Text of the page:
Generalized Infantile Myofibromatosis

pdf path

Image Gallery

Case Summary

A newborn presented with respiratory distress and was admitted to the NICU for transient tachypnea of the newborn. Physical examination showed scattered hypopigmented papules and macules along the back, extremities, and buttocks, some of which had central telangiectasia and some of which demonstrated a blue hue. The patient was also noted to have a mass-like deformity of the left upper hip and thigh, and left club foot deformity.

Multiple punch biopsies of the cutaneous lesions showed proliferation of thin-walled vessels, surrounded by small ovoid spindle cells with scant cytoplasm and round nuclei arranged in a lobular pattern, felt to be representative of infantile myofibromas. Biopsy of the left thigh was also consistent with an infantile myofibroma.

Imaging Findings

Multimodality imaging demonstrated multiple, well-defined masses disseminated throughout the body. Ultrasound of the left thigh demonstrated a large heterogeneous, hypovascular soft-tissue mass (Figure 1). Magnetic resonance imaging (MRI) of the left thigh/hip showed the mass was predominantly T2 hyperintense, T1 isointense with areas of intrinsic T1 hyperintensity, and demonstrated heterogeneous enhancement on postcontrast T1 imaging (Figure 2). The mass extended into the pelvis. Smaller masses were also seen in the left gluteus muscle and right thigh. Ultrasound of the abdomen showed two heterogeneously echogenic pelvic masses, as well as multiple hypoechoic masses throughout the abdomen, including the retroperitoneum (Figure 3). MR evaluation of the abdomen and pelvis confirmed the ultrasound findings.

Cardiac MRI revealed multiple round masses in the right and left ventricles, which were T1 isointense and T2 hyperintense (Figure 4). Brain MRI demonstrated a 3.5 mm left supraclinoid soft-tissue mass (Figure 5).

Diagnosis

Generalized infantile myofibromatosis.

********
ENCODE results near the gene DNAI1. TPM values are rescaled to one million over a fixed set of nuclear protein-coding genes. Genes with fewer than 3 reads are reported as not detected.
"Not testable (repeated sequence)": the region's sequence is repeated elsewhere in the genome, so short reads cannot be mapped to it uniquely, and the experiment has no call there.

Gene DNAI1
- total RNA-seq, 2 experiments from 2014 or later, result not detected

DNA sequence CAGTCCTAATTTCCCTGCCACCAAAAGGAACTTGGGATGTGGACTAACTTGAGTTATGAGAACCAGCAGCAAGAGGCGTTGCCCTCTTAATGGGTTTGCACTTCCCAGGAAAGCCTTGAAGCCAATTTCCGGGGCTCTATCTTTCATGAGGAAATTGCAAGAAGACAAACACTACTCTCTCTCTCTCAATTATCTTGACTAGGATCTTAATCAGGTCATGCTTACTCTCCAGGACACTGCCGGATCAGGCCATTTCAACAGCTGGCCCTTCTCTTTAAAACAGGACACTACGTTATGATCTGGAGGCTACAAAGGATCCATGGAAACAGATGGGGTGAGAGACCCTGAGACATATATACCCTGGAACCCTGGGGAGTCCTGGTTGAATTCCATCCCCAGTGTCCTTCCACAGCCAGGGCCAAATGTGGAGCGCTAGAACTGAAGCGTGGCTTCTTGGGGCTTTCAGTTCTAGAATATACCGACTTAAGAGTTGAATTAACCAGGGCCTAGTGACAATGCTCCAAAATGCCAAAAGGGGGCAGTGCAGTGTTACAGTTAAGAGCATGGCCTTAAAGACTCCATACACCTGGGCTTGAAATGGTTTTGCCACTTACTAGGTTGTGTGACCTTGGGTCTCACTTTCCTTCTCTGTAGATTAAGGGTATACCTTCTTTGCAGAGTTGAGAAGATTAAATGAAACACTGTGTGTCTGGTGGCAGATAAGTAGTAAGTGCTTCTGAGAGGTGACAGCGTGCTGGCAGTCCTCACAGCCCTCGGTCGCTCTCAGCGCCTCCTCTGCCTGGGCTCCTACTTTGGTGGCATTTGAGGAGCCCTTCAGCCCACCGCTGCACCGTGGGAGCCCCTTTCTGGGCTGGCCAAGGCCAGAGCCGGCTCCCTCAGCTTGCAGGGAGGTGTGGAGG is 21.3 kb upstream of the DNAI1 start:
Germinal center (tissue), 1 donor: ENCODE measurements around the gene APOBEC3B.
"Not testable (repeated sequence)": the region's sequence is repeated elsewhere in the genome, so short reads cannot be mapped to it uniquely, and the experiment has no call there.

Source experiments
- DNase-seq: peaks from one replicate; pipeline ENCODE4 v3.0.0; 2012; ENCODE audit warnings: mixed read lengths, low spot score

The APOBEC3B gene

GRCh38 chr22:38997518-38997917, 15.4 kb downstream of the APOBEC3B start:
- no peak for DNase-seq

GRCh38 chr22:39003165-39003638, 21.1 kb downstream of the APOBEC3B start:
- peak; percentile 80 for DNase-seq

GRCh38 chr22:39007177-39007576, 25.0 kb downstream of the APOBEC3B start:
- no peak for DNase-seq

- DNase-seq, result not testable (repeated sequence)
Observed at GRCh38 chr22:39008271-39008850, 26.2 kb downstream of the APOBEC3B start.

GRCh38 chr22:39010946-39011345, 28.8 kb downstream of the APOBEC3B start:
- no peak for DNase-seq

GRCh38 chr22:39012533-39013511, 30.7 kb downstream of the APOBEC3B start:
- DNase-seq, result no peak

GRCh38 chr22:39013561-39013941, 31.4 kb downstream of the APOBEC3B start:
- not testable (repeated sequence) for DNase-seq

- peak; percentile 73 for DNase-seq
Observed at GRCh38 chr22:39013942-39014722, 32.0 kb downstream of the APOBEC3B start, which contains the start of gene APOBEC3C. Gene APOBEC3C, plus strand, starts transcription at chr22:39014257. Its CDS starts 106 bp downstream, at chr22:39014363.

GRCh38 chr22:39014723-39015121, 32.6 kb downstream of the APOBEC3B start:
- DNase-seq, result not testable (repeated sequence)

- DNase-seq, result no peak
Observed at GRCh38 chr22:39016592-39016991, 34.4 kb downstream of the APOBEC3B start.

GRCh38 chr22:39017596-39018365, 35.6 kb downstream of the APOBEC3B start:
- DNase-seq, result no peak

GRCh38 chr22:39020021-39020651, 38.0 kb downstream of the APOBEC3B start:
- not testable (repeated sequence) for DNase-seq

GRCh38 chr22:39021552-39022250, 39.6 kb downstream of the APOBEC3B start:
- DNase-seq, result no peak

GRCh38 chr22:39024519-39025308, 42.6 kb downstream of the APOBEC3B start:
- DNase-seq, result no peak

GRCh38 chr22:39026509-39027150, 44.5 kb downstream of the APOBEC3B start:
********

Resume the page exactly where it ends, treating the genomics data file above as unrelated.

Other diagnostic considerations include neonatal rhabdomyosarcoma, infantile fibrosarcoma, neurofibromatosis, and Klippel-Trenaunay syndrome. Neonatal systemic lupus erythematosis is also a consideration, given the cutaneous manifestations.

Discussion

Infantile myofibromatosis is a mesenchymal fibrous tumor of infancy. First described by Stout in 1954, it was named “congenital generalized fibromatosis in the newborn”.1 It was renamed “infantile generalized myofibromatosis” by Chung and Enzinger in 1981 partly because they realized the disorder occurs in both neonates and older infants.2 Although rare, the disorder is one of the most common fibrous tumors in infancy. It typically manifests within the first 24 months of life, and more commonly affects males.3,4 The etiology is unknown; it is theorized that in utero exposure to maternal estrogen may play a role.5

The disorder is classified into three clinical subtypes: solitary, multicentric, and generalized. The solitary form, the most common, manifests with a single firm, painless, skin-colored or reddish-purple cutaneous or subcutaneous nodule.

The multicentric form demonstrates multiple nodules involving the skin, soft tissues, and bones. Both subtypes tend to have a favorable prognosis, with many of the lesions spontaneously regressing within 18 months.3

Generalized myofibromatosis, conversely, portends a worse prognosis, with reported rates of severe morbidity and mortality of up to 75%, predominantly secondary to gastrointestinal (GI) or cardiopulmonary complications.4 The GI tract is the most common site of visceral spread, but pulmonary involvement has the worse prognosis when the viscera is involved.6 Treatment of generalized myofibromatosis varies depending on the severity and extent of disease.

Case reports exist of self-healing generalized myofibromatosis in otherwise healthy infants.6,7 Surgery is usually employed in instances with more extensive involvement or when life-threatening. Chemotherapy (as offered for our patient), and/or radiation therapy is also sometimes used, though chemotherapy has not been shown very effective, as myofibromas are benign tumors with low mitotic activity.3,8